To this day, not only do most insurance providers and plans not offer coverage for the medications, procedures, and treatments necessary for people trying to transition their primary and secondary anatomical sexual characteristics to those that correspond with the neurophysiology of their brains (or in many cases, even their genomes), but in fact many insurers explicitly hold blanket exclusions or bans on such coverage, in some cases even mandated by law. It was only this year that any steps were taken to begin to end these flagrantly discriminatory exclusions. Instead, a Federal District Court Judge appointed by George Bush Jr, issued a ‘preliminary injunction’ to halt those anti-discrimination protections from being enforced nation-wide, just hours before they were supposed to go into effect on January 1.

The views, opinions and positions expressed by these authors and blogs are theirs and do not necessarily represent that of the Bioethics Research Library and Kennedy Institute of Ethics or Georgetown University.

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Sex and gender. New findings, new controversy

pdf‘Patients who had undergone sex reassignment surgery at his hospital, stated that the problems presented by patients before the surgery had not been resolved, at either human relationship, work or emotional level.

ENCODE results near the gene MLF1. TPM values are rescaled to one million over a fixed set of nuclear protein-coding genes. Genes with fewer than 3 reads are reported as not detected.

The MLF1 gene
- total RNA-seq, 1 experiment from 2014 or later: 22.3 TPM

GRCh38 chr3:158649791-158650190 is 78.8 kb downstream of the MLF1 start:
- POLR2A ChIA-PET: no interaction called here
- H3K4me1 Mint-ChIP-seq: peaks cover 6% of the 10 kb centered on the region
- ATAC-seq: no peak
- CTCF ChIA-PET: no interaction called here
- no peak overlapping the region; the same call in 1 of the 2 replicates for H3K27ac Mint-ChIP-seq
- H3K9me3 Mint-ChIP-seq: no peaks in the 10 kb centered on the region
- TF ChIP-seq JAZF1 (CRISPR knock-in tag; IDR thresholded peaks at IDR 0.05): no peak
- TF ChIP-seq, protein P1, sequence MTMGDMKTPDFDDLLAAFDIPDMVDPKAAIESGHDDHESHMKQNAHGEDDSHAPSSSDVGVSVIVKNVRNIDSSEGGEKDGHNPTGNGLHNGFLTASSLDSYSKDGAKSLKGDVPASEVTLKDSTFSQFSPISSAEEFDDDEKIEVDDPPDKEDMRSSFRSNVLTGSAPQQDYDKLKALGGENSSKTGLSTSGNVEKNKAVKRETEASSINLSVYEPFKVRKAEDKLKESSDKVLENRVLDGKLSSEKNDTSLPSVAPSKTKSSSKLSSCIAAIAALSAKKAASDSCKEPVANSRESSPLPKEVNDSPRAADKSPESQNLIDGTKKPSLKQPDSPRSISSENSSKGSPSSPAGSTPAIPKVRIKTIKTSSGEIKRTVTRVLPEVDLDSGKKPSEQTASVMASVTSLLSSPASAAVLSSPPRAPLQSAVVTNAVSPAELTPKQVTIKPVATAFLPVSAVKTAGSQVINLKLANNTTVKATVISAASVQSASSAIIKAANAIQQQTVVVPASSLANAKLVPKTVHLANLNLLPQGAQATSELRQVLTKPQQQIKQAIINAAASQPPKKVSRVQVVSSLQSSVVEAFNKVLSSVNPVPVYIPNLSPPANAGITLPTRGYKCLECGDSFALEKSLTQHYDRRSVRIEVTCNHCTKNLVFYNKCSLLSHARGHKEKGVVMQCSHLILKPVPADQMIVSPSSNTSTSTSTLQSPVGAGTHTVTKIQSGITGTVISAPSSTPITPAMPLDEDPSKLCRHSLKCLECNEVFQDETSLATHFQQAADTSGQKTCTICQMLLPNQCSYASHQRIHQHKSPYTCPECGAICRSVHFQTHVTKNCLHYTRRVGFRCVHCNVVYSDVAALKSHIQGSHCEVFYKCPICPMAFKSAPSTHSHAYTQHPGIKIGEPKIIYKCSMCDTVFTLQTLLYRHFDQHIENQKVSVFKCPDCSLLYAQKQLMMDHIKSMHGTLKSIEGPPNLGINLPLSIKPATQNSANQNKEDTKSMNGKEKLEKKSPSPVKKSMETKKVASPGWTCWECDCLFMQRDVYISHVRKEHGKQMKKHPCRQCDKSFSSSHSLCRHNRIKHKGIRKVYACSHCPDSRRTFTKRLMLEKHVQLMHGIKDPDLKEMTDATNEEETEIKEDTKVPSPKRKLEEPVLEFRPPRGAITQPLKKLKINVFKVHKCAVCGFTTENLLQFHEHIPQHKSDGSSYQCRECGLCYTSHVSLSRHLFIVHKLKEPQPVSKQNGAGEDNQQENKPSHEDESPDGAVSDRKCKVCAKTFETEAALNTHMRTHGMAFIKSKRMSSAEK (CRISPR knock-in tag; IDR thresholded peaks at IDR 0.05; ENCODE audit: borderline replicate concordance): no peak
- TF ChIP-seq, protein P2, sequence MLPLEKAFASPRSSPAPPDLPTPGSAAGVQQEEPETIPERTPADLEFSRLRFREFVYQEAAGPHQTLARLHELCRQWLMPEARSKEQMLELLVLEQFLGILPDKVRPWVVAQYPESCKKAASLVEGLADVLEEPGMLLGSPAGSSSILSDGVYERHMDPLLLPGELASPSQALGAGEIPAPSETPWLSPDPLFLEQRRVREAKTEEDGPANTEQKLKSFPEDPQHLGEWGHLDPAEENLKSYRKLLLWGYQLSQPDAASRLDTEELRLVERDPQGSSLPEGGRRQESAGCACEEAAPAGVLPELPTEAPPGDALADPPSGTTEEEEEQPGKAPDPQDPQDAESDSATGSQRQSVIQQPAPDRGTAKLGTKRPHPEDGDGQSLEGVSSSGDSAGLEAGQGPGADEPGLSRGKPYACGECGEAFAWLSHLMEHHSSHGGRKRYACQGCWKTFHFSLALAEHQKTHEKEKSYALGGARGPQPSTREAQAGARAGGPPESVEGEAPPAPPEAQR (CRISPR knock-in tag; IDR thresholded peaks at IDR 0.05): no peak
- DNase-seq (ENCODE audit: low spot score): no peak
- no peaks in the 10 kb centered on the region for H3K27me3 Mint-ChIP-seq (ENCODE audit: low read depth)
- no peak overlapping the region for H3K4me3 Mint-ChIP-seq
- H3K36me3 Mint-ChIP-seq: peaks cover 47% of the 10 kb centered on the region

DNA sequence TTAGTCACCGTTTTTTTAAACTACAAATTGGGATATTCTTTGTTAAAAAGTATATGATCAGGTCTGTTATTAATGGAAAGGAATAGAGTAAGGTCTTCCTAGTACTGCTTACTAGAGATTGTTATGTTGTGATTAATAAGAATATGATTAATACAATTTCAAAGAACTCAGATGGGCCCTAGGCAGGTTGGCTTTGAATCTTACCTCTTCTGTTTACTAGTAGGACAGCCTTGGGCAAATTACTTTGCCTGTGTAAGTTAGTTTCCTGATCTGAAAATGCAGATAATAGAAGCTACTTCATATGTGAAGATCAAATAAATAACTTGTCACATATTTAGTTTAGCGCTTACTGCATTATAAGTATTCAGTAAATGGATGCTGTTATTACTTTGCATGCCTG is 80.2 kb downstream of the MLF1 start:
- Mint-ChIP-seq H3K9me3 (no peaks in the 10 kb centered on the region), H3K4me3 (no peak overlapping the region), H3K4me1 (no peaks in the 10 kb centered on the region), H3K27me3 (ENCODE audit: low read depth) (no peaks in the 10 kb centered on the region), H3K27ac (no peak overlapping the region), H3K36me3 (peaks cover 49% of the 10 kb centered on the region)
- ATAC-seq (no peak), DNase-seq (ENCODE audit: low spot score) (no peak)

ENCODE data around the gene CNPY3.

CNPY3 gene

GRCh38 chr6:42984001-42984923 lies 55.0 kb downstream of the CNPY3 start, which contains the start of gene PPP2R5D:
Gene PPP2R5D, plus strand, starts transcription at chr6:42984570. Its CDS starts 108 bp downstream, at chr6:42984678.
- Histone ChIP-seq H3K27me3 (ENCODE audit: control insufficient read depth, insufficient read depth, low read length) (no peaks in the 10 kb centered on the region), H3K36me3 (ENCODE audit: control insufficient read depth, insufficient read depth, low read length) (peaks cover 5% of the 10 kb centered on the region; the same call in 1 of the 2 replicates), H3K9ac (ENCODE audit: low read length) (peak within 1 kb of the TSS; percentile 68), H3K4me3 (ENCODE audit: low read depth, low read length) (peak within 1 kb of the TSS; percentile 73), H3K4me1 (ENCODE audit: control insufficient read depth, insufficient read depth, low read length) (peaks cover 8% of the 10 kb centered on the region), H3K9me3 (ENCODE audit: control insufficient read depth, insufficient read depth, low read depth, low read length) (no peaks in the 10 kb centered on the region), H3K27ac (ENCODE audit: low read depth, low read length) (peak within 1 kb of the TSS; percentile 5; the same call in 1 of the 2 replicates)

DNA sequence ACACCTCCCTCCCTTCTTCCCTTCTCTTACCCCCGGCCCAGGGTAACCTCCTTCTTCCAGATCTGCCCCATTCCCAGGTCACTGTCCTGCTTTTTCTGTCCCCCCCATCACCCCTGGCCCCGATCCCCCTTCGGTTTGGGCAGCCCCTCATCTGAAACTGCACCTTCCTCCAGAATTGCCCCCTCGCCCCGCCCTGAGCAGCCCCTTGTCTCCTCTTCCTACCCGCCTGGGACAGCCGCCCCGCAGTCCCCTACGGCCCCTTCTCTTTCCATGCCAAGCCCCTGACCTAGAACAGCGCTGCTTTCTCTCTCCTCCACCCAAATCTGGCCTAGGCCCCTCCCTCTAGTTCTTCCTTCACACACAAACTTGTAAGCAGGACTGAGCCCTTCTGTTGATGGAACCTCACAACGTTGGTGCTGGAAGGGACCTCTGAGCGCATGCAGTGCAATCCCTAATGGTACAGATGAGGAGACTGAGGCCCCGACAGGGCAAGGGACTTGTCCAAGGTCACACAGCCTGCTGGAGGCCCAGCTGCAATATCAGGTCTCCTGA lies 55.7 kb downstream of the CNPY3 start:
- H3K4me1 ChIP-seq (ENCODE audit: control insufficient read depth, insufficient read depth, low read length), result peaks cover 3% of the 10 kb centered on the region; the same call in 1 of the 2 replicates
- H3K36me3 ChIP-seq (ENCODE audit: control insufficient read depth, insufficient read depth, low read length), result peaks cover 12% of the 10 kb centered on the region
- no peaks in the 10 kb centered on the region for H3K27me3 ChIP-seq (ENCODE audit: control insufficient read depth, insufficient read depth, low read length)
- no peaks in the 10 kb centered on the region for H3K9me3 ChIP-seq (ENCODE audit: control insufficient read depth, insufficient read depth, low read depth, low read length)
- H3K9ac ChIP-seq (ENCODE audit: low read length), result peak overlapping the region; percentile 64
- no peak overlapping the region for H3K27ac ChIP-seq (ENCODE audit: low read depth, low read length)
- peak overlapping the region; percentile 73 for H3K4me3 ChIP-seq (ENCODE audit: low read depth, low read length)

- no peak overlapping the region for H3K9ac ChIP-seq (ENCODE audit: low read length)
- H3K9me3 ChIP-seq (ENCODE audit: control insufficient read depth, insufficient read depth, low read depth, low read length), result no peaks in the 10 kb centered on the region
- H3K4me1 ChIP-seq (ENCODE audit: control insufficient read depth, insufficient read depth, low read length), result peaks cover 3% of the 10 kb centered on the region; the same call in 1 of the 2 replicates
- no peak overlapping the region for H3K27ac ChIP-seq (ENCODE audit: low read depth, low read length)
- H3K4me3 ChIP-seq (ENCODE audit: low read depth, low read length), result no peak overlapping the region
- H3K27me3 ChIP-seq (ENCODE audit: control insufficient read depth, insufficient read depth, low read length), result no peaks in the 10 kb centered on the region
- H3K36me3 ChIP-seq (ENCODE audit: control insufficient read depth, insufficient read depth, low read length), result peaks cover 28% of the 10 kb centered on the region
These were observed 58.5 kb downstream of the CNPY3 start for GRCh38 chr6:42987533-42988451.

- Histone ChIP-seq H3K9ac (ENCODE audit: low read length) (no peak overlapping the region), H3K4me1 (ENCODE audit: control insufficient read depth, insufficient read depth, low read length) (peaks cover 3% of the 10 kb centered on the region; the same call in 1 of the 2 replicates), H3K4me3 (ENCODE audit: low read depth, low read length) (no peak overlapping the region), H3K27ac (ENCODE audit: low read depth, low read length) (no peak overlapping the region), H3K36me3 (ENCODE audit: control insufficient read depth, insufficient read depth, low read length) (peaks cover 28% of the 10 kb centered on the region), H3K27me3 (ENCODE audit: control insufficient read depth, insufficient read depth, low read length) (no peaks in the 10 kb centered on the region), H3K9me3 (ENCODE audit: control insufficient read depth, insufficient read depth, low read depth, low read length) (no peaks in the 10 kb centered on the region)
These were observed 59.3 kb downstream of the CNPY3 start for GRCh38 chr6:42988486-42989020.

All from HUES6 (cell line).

Introduction

Sex and gender. Dr. Lawrence S. Mayer, an epidemiologist specialising in Psychiatry, and Dr. Paul R. McHugh, said to be the most important American psychiatrist of the last half century, have recently published a study entitled “Sexuality and Gender” in the journal The New Atlantis (see HERE), which offers an exhaustive review of more than five hundred scientific articles related with this matter. “I was alarmed to learn that the LGBT community bears a disproportionate rate of mental health problems compared to the population as a whole”, says Dr. Mayer, one of the authors of the article. 1

Background

In November 2014, Dr. McHugh had already published a report on the website First Things2, in which he explained his decision as head of the Psychiatry Department at John Hopkins hospital in Baltimore, US, to no longer propose any sex reassignment surgery, in view of the negative findings that he obtained after a retrospective examination of patients who had undergone the procedure.

In the current article, the authors looked at studies published in recent years, in an attempt to establish statistically significant, well-proven evidence. Compared to other related studies, which often offer contradictory results on the topic, this one is distinguished by the large amount of data from many different sources, which gives it special credibility, as well as the backing of its indisputably eminent authors.

The views, opinions and positions expressed by these authors and blogs are theirs and do not necessarily represent that of the Bioethics Research Library and Kennedy Institute of Ethics or Georgetown University.

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Seeing Red, Feeling Blue: Fordham Historians Discuss the 2016 Election

Following the 2016 election this month, a panel of historians at Fordham University discussed the results and President-Elect Trump through the lenses of different historical perspectives on November 22, 2016.